"All pain is subjective. It's how you perceive it," she said.
Midori eventually returned to the stage and took a teaching position at the Manhattan School of Music in 2001. She said moving to L.A. has provided her with a "new adventure" at this point in her career.
"I love my students — they motivate me," she said.
Each academic year, Midori teaches several USC undergraduates and graduates who receive private instruction on a weekly basis. Her teaching style, as with most everything else about her, is high energy — she interrupts often and paces the room. Her criticisms are often delivered with a smile.
Not many details escape her attention. In one lesson, she reminds a student that vibrato must continue after a note ends. She tells another student to stop grinding his teeth when he plays.
Her role as professor doesn't end at the campus border. On one recent December evening, she performed with three of her students at a treatment facility for ex-convicts and recovering drug addicts near downtown L.A. The informal recital is part of Midori's annual holiday tradition of performing at local correctional and mental health facilities.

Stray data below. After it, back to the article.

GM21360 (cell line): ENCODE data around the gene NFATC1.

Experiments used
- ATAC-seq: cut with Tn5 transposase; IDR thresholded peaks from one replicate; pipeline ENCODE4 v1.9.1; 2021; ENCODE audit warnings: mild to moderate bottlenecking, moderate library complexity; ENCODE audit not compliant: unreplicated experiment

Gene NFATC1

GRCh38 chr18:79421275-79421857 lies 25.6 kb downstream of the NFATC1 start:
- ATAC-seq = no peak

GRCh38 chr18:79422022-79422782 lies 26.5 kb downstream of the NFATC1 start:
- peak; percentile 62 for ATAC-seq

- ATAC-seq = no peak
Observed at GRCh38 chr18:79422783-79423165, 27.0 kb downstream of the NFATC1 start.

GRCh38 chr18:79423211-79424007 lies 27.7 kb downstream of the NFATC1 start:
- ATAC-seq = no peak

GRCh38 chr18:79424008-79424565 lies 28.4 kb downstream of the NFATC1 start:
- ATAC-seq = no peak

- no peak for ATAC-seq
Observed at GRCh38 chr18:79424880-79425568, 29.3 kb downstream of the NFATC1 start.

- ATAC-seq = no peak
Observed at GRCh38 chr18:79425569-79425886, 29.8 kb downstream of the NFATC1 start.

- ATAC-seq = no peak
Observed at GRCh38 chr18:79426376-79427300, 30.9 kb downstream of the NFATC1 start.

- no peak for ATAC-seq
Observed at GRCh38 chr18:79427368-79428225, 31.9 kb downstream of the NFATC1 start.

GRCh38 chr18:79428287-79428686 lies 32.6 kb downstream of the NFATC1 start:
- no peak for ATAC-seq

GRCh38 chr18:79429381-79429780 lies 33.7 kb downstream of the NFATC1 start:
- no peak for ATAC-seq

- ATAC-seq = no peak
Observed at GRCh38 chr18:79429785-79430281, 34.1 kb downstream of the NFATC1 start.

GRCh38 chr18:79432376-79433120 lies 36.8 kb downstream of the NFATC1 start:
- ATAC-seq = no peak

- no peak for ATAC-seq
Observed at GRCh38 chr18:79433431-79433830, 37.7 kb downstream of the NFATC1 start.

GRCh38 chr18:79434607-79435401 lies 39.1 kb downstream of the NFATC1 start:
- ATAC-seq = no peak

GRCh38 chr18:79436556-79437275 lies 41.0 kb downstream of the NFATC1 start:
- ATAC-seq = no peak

She doesn't publicize these recitals, and she asked that the names of the institutions not be disclosed and declined to have a photographer came along.
Midori performed first that evening, playing a Bach Partita. The audience, all men, listened without interruption. Some captured her performance on their mobile phones. She and her students visited five local institutions this holiday season, including psychiatric hospitals.
"Just because you offer free concerts doesn't mean people will be eagerly welcoming you," she said. "I'm just appreciative that they're accepting us."
Midori still devotes a significant portion of her time to her three nonprofit organizations, all of which bring music to disadvantaged students or to impoverished areas of the world. In December, she spent a week traveling around Bangladesh as part of a quartet.
Her sense of social responsibility extends to the most seemingly trivial details, such as reminding her students to turn off lights when they leave a room to conserve energy.
Midori already has her eyes on a new commissioned piece for 2014, but she could not discuss it. During the next two months, she is scheduled to perform in Germany, Britain and Spain.
In between, she will return to L.A. for work and because, as Midori simply puts it, "It's where I live now."